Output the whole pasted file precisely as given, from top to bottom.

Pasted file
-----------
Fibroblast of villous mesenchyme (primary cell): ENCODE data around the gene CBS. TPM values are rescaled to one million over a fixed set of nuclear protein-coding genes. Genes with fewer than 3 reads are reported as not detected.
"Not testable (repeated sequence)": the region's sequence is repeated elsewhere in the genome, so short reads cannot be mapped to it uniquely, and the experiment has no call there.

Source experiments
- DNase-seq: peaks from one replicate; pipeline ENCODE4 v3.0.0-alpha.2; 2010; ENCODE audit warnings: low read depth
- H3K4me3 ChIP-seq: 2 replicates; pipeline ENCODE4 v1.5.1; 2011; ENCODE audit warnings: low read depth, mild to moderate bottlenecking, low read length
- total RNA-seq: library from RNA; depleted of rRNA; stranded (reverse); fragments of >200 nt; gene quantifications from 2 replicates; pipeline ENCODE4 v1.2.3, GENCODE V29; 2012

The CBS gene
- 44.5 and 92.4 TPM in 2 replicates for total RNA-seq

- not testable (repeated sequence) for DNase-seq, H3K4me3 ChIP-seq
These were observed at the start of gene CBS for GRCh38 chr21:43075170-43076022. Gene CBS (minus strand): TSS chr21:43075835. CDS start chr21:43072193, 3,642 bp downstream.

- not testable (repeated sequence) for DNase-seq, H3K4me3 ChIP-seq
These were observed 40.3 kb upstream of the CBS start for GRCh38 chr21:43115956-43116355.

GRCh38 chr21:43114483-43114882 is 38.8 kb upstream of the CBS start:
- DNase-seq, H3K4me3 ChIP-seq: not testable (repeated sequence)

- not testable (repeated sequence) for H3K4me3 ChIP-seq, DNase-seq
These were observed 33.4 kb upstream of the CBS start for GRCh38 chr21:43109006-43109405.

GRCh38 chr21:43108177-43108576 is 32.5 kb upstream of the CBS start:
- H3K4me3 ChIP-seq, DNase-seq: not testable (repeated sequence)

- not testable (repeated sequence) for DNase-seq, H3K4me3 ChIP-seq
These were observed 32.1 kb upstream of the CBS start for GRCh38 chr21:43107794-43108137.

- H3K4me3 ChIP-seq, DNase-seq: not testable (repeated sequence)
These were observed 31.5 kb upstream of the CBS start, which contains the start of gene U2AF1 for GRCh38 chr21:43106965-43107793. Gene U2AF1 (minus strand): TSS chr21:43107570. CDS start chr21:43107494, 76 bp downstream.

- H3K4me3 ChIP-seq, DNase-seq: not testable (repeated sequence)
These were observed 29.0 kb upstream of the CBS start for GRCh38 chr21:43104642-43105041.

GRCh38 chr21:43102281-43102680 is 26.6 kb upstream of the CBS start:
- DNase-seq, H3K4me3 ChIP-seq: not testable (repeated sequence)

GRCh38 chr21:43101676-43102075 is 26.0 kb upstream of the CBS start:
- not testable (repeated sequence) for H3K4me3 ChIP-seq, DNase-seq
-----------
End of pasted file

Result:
Fibroblast of villous mesenchyme (primary cell): ENCODE data around the gene CBS. TPM values are rescaled to one million over a fixed set of nuclear protein-coding genes. Genes with fewer than 3 reads are reported as not detected.
"Not testable (repeated sequence)": the region's sequence is repeated elsewhere in the genome, so short reads cannot be mapped to it uniquely, and the experiment has no call there.

Source experiments
- DNase-seq: peaks from one replicate; pipeline ENCODE4 v3.0.0-alpha.2; 2010; ENCODE audit warnings: low read depth
- H3K4me3 ChIP-seq: 2 replicates; pipeline ENCODE4 v1.5.1; 2011; ENCODE audit warnings: low read depth, mild to moderate bottlenecking, low read length
- total RNA-seq: library from RNA; depleted of rRNA; stranded (reverse); fragments of >200 nt; gene quantifications from 2 replicates; pipeline ENCODE4 v1.2.3, GENCODE V29; 2012

The CBS gene
- 44.5 and 92.4 TPM in 2 replicates for total RNA-seq

- not testable (repeated sequence) for DNase-seq, H3K4me3 ChIP-seq
These were observed at the start of gene CBS for GRCh38 chr21:43075170-43076022. Gene CBS (minus strand): TSS chr21:43075835. CDS start chr21:43072193, 3,642 bp downstream.

- not testable (repeated sequence) for DNase-seq, H3K4me3 ChIP-seq
These were observed 40.3 kb upstream of the CBS start for GRCh38 chr21:43115956-43116355.

GRCh38 chr21:43114483-43114882 is 38.8 kb upstream of the CBS start:
- DNase-seq, H3K4me3 ChIP-seq: not testable (repeated sequence)

- not testable (repeated sequence) for H3K4me3 ChIP-seq, DNase-seq
These were observed 33.4 kb upstream of the CBS start for GRCh38 chr21:43109006-43109405.

GRCh38 chr21:43108177-43108576 is 32.5 kb upstream of the CBS start:
- H3K4me3 ChIP-seq, DNase-seq: not testable (repeated sequence)

- not testable (repeated sequence) for DNase-seq, H3K4me3 ChIP-seq
These were observed 32.1 kb upstream of the CBS start for GRCh38 chr21:43107794-43108137.

- H3K4me3 ChIP-seq, DNase-seq: not testable (repeated sequence)
These were observed 31.5 kb upstream of the CBS start, which contains the start of gene U2AF1 for GRCh38 chr21:43106965-43107793. Gene U2AF1 (minus strand): TSS chr21:43107570. CDS start chr21:43107494, 76 bp downstream.

- H3K4me3 ChIP-seq, DNase-seq: not testable (repeated sequence)
These were observed 29.0 kb upstream of the CBS start for GRCh38 chr21:43104642-43105041.

GRCh38 chr21:43102281-43102680 is 26.6 kb upstream of the CBS start:
- DNase-seq, H3K4me3 ChIP-seq: not testable (repeated sequence)

GRCh38 chr21:43101676-43102075 is 26.0 kb upstream of the CBS start:
- not testable (repeated sequence) for H3K4me3 ChIP-seq, DNase-seq